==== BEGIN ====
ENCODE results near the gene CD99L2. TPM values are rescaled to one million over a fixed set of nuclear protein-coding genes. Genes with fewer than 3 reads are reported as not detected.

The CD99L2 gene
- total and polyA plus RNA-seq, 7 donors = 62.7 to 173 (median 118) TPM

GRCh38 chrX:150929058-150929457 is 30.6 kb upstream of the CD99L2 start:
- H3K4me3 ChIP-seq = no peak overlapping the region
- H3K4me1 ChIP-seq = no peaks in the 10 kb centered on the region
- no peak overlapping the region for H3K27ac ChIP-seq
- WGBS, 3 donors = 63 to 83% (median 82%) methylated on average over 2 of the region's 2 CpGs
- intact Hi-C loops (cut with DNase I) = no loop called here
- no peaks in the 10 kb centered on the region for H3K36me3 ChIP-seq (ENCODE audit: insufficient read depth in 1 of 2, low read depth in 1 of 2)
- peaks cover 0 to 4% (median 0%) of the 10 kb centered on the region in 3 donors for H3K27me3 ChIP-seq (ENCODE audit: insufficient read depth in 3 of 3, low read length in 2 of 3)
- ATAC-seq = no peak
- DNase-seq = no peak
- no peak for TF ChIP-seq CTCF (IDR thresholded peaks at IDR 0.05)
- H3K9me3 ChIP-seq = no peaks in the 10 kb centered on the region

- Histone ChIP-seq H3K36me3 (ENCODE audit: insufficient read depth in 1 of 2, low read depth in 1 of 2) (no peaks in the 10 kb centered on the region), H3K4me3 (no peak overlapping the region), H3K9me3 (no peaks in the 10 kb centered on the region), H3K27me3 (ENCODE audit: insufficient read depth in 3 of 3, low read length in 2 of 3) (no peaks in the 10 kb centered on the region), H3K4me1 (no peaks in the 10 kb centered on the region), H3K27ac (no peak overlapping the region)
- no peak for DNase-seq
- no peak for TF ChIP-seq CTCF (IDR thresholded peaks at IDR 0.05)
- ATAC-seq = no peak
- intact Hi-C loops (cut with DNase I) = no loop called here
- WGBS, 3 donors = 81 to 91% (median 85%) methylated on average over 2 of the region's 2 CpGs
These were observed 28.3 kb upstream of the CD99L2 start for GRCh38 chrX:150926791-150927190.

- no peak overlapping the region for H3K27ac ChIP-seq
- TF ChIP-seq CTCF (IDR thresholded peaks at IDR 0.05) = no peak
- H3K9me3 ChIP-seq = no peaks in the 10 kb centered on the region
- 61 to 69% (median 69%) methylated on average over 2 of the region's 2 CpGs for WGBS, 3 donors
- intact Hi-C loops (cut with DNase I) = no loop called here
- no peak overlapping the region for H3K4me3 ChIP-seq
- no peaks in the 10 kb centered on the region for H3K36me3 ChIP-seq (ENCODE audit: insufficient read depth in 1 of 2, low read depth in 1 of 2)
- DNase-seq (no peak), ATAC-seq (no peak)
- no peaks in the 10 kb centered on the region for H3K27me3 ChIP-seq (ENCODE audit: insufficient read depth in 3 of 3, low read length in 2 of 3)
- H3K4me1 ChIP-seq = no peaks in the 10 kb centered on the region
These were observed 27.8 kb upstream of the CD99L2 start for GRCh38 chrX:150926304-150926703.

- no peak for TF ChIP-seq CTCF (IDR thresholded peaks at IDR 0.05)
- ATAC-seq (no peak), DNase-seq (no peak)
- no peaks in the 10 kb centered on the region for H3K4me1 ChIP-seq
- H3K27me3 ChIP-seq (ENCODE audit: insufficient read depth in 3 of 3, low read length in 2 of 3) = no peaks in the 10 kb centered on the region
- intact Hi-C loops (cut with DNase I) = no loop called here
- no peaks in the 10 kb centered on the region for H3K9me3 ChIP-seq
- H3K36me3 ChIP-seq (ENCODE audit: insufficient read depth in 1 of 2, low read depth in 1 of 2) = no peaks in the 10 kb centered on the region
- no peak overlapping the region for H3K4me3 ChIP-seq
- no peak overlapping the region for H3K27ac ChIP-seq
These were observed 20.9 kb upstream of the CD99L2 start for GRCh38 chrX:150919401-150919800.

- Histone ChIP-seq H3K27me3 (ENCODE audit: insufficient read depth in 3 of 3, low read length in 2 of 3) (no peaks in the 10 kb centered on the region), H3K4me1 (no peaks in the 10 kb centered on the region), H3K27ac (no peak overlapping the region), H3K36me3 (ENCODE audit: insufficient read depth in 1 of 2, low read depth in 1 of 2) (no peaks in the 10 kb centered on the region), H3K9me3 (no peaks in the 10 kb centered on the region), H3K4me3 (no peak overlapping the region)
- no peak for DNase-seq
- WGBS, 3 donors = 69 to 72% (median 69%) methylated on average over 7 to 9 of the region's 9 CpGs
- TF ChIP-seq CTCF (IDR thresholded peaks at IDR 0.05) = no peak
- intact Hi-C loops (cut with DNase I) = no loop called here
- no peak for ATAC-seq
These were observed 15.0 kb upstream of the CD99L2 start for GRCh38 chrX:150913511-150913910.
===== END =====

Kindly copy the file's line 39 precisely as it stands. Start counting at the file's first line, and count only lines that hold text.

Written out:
- no peaks in the 10 kb centered on the region for H3K9me3 ChIP-seq